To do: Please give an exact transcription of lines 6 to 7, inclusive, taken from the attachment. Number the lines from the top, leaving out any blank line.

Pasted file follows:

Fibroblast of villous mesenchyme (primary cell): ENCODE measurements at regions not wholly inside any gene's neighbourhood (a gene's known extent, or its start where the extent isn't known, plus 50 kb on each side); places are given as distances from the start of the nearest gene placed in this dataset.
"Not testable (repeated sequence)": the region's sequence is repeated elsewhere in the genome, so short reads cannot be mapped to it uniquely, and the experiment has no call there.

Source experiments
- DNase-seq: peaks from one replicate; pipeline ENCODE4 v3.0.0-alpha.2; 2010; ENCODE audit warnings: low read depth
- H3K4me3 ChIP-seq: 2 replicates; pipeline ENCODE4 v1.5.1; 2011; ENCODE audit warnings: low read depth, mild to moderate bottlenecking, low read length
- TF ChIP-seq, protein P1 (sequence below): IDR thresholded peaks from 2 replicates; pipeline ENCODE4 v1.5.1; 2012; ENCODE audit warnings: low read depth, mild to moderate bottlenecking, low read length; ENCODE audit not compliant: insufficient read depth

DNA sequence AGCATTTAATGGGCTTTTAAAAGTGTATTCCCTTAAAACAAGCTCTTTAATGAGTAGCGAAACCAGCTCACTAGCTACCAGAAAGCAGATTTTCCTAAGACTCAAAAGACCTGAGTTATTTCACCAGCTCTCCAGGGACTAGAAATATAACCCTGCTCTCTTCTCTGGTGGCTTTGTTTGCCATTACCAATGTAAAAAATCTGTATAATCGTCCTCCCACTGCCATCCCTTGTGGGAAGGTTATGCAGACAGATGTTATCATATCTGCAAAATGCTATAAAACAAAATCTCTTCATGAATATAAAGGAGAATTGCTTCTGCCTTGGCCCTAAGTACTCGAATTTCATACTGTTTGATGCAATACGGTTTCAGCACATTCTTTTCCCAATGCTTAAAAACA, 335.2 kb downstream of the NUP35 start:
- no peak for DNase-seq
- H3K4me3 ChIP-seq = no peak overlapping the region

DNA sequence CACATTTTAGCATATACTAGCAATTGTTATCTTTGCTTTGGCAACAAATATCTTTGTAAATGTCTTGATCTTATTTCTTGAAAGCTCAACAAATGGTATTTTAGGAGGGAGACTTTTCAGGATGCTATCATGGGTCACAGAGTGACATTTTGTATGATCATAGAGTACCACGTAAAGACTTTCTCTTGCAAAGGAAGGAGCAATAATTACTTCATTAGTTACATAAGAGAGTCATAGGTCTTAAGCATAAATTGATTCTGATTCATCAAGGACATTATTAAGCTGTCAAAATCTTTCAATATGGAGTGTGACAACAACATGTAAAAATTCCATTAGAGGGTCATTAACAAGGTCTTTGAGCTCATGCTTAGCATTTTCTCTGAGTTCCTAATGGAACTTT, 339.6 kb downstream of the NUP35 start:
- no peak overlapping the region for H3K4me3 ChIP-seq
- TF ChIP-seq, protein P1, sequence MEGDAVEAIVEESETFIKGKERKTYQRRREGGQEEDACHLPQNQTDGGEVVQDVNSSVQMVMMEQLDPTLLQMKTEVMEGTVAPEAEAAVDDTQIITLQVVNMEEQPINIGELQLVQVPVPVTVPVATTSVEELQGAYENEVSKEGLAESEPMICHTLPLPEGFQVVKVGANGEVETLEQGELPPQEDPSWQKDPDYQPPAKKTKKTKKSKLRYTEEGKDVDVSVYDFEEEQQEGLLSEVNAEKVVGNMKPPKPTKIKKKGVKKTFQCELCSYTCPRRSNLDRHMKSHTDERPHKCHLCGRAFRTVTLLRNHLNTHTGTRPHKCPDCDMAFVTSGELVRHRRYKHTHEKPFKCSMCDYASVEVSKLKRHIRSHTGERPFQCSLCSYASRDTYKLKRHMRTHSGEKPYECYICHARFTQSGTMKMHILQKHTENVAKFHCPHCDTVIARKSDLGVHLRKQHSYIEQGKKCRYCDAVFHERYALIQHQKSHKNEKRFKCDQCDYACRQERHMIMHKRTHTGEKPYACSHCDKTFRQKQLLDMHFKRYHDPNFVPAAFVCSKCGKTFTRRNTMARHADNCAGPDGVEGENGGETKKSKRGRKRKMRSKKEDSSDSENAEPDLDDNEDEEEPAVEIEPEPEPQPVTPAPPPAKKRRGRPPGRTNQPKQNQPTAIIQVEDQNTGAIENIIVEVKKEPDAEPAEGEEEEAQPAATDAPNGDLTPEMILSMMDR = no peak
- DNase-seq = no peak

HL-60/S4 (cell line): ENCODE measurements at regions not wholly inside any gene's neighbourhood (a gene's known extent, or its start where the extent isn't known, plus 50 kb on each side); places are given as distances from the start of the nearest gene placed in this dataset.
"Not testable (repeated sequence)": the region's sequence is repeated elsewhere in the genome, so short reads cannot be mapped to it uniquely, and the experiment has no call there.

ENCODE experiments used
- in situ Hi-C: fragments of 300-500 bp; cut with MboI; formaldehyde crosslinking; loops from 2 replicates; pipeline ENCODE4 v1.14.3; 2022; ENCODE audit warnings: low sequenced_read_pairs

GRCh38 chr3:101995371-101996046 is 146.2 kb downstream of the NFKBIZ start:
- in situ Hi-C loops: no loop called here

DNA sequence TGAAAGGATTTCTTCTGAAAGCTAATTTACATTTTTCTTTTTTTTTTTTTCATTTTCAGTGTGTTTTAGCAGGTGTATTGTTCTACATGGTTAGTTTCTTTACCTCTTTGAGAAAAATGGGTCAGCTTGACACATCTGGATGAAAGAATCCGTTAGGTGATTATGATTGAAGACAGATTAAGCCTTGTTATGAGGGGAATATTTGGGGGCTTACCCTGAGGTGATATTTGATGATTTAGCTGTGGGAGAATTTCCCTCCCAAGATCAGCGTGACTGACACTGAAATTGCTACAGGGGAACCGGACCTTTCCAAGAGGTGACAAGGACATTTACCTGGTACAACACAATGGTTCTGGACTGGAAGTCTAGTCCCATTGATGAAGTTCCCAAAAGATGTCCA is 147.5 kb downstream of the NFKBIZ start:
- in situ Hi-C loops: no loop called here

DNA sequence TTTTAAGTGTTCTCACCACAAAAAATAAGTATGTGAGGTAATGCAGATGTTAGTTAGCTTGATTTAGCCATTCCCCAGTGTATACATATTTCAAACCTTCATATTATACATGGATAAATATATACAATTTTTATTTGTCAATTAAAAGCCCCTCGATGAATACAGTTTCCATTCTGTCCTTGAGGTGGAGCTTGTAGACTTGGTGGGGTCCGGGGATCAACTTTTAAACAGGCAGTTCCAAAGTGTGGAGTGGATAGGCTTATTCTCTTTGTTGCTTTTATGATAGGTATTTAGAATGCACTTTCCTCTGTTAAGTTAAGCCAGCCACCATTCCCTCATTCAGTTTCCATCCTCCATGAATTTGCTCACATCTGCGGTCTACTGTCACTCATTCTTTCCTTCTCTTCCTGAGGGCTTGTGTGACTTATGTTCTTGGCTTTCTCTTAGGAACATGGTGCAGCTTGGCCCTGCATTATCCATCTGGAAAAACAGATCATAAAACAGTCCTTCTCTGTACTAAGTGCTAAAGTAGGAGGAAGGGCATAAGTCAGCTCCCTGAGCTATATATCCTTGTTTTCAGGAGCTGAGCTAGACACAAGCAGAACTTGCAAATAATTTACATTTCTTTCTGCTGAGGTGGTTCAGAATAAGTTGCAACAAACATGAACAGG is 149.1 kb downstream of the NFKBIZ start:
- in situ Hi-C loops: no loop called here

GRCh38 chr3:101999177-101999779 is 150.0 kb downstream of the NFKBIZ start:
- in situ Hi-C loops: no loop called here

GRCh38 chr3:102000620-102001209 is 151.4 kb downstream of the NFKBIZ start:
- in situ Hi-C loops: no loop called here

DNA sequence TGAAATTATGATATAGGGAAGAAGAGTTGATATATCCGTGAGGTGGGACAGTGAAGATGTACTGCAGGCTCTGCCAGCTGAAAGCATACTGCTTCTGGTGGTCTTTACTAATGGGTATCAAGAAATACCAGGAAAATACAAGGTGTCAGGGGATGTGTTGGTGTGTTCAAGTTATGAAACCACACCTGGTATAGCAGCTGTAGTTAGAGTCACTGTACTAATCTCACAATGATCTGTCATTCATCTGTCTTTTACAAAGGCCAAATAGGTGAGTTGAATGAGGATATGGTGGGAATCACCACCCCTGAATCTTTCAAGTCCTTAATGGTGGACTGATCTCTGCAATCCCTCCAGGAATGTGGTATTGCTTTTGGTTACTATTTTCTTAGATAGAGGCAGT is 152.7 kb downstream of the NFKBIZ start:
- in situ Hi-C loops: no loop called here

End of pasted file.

- TF ChIP-seq, protein P1 (sequence below): IDR thresholded peaks from 2 replicates; pipeline ENCODE4 v1.5.1; 2012; ENCODE audit warnings: low read depth, mild to moderate bottlenecking, low read length; ENCODE audit not compliant: insufficient read depth

DNA sequence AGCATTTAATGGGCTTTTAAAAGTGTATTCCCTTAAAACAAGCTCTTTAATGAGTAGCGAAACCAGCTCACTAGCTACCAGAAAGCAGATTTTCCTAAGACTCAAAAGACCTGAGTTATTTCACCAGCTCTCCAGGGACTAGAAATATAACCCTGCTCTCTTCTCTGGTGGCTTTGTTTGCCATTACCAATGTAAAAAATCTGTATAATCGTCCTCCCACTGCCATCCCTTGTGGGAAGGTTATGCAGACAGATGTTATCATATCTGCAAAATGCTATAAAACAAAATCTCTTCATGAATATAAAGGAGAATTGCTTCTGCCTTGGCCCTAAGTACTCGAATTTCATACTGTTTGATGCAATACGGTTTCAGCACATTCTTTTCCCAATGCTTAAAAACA, 335.2 kb downstream of the NUP35 start: